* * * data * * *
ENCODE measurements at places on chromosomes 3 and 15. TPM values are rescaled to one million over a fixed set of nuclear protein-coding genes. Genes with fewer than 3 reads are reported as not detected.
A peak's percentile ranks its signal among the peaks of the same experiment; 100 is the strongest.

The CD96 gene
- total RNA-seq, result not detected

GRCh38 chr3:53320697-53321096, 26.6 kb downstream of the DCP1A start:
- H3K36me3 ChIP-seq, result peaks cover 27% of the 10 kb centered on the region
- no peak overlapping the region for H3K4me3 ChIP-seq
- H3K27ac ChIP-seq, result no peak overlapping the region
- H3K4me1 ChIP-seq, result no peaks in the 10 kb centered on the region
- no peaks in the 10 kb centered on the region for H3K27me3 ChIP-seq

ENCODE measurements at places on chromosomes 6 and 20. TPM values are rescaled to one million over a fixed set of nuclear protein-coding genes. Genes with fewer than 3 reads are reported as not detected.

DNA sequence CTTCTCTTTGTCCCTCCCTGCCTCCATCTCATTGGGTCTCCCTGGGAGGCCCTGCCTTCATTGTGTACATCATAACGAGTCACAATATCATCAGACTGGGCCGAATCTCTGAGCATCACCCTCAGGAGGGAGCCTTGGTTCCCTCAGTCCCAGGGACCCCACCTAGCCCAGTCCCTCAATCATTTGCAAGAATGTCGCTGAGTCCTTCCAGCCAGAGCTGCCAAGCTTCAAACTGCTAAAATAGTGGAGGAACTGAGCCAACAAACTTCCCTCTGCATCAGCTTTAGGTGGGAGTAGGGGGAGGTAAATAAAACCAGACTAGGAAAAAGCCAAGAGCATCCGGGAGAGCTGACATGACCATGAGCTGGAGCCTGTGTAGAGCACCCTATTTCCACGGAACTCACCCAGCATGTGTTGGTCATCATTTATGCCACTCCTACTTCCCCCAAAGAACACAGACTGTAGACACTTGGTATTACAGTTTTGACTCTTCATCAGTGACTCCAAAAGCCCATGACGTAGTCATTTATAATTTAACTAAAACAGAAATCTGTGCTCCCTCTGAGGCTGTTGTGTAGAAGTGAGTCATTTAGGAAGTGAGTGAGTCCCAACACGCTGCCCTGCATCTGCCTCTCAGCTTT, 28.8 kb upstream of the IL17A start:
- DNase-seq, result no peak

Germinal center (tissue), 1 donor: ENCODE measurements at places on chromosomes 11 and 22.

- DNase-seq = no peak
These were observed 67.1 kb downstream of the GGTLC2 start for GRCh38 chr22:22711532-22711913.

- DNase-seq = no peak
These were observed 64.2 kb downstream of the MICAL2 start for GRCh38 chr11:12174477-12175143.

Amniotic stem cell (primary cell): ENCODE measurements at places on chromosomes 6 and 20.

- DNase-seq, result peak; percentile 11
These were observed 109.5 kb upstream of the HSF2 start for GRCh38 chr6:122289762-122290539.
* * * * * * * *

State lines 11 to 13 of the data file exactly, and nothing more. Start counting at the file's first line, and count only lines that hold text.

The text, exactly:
ENCODE measurements at places on chromosomes 6 and 20. TPM values are rescaled to one million over a fixed set of nuclear protein-coding genes. Genes with fewer than 3 reads are reported as not detected.

DNA sequence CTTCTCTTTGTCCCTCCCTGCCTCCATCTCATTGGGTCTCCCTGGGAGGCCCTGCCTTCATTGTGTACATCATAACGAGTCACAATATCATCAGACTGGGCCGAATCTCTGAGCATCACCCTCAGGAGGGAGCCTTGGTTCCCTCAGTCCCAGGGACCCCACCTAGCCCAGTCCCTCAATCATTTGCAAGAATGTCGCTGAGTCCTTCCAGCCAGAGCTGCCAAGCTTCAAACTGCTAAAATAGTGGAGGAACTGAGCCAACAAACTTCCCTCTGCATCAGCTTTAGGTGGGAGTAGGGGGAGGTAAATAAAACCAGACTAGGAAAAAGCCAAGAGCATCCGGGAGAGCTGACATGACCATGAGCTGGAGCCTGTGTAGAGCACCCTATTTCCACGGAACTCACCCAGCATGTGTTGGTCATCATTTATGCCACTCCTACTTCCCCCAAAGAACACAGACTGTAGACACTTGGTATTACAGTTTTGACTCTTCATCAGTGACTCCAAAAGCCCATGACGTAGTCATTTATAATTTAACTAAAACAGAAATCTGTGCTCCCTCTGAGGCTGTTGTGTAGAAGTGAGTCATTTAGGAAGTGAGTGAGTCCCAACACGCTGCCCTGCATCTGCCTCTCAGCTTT, 28.8 kb upstream of the IL17A start:
- DNase-seq, result no peak